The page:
Joanna Gordon has been out and proud for years, but when her popular radio evangelist father remarries and decides to move all three of them from Atlanta to the more conservative Rome, Georgia, he asks Jo to do the impossible: to lie low for the rest of her senior year. And Jo reluctantly agrees.

Although it is (mostly) much easier for Jo to fit in as a straight girl, things get complicated when she meets Mary Carlson, the oh-so-tempting sister of her new friend at school. But Jo couldn’t possibly think of breaking her promise to her dad. Even if she’s starting to fall for the girl. Even if there’s a chance Mary Carlson might be interested in her, too. Right?

Quick Thoughts and Rating: An actual rating of 3.5 stars! Ultimately, I would have love love loved to haven given this title a higher rating because I think the importance of the real message–that being a proud member of the LGBTQIAP+ community and also a Christian don’t have to be mutually exclusive–could have a major impact on readers, especially considering all the current events revolving around this group of people versus the world. So, that’s why it’s so disappointing that I can’t go higher. There were some issues that I had revolving around certain side-plots and the big plot arc that totally distracted from the biggermore important focus the book should have stayed with in order to be a better read for me.

♥ Review: This review is going to be one of the more frustrating ones I’ve had to write to date. I would love just to focus on the relationships, the ones that the characters have amongst themselves and the one they have with God, because that’s the more vital, more influential part of the book; however, that doesn’t encompass the full scope of the book and the parts that affected my rating. But I’m going to keep this very simple because I could probably chat up both sides of what I loved and didn’t love for days and days, and nobody has time to read that and this review is already late going up.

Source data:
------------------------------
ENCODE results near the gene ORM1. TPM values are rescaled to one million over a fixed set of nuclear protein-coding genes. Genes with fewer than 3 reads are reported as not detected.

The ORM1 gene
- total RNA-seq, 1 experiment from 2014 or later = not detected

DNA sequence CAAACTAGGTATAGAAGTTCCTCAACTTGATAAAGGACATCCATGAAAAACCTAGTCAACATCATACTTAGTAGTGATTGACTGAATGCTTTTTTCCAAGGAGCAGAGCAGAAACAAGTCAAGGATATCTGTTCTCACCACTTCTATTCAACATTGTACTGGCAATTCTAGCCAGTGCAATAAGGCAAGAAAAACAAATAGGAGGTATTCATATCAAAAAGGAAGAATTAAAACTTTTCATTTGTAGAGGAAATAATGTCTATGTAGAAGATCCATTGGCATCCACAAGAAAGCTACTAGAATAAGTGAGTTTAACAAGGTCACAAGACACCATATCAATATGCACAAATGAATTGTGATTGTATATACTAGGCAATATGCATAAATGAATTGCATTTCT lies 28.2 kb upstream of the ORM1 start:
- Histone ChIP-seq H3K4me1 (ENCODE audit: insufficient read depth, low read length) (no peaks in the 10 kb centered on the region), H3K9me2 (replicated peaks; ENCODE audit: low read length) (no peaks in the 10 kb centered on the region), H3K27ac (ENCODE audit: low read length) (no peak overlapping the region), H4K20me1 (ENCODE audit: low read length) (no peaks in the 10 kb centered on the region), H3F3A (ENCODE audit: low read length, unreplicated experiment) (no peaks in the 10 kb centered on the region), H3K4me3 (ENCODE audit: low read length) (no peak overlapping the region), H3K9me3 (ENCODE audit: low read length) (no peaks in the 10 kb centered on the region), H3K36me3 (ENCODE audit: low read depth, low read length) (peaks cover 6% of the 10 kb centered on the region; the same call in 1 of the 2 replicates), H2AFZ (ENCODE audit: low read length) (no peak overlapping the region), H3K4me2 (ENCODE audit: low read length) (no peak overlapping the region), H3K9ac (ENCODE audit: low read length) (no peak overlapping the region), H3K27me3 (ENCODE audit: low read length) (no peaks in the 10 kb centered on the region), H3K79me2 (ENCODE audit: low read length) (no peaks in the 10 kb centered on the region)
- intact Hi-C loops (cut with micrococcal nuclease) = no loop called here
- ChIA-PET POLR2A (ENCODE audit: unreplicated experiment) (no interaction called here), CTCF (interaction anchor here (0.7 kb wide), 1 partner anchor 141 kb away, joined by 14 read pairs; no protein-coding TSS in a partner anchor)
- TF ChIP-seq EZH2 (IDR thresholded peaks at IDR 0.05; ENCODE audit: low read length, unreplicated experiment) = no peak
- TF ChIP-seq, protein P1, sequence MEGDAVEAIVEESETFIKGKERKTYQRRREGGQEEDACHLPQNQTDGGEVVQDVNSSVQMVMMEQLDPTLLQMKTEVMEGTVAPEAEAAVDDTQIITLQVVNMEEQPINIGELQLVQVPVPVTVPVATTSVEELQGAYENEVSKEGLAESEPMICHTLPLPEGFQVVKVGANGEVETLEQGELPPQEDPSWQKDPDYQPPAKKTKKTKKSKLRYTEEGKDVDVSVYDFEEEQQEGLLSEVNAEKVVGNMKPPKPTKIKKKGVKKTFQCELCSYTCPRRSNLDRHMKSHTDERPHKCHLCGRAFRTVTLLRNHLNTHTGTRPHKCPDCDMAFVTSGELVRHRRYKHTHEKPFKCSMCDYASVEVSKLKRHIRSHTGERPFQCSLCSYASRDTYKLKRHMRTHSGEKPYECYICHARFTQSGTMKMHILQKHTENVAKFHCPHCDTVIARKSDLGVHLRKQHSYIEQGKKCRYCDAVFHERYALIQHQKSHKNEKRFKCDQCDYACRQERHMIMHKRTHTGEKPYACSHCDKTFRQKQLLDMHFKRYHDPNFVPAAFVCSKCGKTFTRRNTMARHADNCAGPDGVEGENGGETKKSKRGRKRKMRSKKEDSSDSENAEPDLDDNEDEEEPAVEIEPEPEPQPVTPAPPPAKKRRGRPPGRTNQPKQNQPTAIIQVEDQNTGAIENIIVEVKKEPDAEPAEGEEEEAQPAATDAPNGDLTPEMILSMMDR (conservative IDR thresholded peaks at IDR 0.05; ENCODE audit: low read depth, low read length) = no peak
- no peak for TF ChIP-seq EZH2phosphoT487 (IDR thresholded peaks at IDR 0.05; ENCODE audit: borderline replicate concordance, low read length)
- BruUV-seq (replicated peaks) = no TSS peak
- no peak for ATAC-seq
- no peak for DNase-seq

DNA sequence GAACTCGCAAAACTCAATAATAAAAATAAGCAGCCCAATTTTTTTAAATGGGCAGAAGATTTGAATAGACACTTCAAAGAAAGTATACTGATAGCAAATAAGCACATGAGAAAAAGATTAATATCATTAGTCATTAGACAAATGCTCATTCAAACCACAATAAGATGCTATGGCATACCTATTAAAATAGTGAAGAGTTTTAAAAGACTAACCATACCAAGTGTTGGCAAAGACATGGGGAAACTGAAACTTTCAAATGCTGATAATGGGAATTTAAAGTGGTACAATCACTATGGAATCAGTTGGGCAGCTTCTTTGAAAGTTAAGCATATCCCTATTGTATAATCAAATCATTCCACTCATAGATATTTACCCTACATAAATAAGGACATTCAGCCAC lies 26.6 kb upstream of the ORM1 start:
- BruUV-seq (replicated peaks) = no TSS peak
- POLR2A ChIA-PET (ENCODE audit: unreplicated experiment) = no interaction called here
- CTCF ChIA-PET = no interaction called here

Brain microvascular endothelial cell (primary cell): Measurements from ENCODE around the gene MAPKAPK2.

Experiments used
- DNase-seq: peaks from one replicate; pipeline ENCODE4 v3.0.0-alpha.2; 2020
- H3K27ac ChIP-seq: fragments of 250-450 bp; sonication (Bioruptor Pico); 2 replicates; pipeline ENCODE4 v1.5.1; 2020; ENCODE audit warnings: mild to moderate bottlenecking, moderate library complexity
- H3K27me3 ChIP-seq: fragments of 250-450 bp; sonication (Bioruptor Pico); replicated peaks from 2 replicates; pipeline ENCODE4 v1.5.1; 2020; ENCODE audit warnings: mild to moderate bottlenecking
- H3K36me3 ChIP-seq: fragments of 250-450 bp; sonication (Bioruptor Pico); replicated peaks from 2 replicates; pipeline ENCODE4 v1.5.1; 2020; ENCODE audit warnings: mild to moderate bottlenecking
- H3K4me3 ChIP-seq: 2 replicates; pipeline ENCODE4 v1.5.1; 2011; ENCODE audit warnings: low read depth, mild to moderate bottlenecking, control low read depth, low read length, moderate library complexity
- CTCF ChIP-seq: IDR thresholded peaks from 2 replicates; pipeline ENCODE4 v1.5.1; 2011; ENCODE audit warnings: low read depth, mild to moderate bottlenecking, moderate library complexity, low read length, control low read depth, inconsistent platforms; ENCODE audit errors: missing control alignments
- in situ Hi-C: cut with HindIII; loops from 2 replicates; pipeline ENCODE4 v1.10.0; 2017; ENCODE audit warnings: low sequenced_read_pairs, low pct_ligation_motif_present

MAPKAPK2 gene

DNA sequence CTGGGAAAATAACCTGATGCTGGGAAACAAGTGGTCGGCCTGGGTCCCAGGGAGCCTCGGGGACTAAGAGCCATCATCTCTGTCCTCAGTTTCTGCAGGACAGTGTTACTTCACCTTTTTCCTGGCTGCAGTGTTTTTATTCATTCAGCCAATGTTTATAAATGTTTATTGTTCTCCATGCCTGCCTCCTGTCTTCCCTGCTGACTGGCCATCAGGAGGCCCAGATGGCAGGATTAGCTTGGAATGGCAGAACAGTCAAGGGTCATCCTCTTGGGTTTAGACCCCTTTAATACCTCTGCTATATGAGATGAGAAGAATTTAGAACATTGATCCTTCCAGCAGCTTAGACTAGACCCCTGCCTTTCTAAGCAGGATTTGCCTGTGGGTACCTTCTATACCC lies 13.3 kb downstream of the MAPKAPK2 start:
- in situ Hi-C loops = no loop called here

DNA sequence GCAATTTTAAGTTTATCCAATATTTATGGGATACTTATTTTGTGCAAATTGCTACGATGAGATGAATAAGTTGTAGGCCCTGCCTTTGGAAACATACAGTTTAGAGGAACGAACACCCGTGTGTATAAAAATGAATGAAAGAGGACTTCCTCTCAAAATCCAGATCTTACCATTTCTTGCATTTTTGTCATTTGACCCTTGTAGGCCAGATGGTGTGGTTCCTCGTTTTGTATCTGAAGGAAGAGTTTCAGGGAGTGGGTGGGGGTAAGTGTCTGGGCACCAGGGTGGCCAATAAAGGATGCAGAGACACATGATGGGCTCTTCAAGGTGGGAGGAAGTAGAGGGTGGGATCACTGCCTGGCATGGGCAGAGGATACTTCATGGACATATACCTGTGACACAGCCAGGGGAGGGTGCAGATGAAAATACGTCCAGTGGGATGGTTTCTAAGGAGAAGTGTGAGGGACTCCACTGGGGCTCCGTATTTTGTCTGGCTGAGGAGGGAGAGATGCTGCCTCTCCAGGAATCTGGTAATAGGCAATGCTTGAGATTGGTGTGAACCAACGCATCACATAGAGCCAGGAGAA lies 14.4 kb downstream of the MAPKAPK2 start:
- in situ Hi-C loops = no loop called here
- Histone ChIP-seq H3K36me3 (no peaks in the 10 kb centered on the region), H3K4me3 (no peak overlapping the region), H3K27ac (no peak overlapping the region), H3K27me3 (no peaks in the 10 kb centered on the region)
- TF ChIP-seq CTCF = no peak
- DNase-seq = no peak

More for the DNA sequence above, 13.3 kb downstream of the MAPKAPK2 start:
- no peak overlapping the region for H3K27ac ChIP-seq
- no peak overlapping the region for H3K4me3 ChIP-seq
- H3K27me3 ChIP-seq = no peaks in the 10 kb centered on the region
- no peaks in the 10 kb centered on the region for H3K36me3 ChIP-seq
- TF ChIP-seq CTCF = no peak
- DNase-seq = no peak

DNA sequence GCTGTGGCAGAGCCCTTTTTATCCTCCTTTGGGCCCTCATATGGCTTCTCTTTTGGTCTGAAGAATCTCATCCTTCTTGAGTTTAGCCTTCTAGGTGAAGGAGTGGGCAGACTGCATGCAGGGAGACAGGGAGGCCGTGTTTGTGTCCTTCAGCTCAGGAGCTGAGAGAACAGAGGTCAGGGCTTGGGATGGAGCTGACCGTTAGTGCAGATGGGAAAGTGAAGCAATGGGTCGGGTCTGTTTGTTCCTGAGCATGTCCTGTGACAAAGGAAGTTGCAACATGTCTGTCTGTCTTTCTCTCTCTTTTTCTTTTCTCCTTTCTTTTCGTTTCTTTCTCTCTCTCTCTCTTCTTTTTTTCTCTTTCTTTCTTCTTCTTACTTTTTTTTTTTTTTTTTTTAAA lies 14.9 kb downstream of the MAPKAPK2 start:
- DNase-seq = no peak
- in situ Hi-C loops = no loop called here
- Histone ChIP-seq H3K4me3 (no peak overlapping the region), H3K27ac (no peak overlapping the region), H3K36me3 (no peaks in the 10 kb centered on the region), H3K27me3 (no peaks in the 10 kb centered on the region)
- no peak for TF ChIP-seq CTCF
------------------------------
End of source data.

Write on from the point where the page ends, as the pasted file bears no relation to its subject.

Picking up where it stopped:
The short of it is this: I loved the broad spectrum of characters the author introduced in this novel and the relationships those people had individually with one another and as a group of friends, a church community, and as a family unit. As the topic of this book directly relates to the big chatter going on around the world, but especially in the US at the moment with all the forward progress we’re making but also all the progress that is yet to be made, I was proud to see so many “arguments” made for the religious freedoms queer kids shouldn’t be criticized for wanting or given. But more than that, I loved the representation of  so many hetero-people who were quick to uplift and rally behind those kids. Often times, I feel like Christians get a bad rap in the LGBTQIAP+ community because some voices tend to be louder than others. Yet some of us have a different opinion and we are there, ready to be supportive but also armored with our own faith that feels more inclusive than exclusive, and we’re willing to fight hard for you, too. For instance, in the same church, there’s the pastor on one side of the spectrum and the youth minister who’s completely on the other.

I make up my mind that I’m not coming back to listen to this hater. With good pastors like my dad in the world, I’m not sure how fearmongers stay in business. But fear does make a mighty wall of protection against the things people don’t understand.
-quote taken from the eARC of Georgia Peaches and Other Forbidden Fruit at 82%

—◊-♥-◊–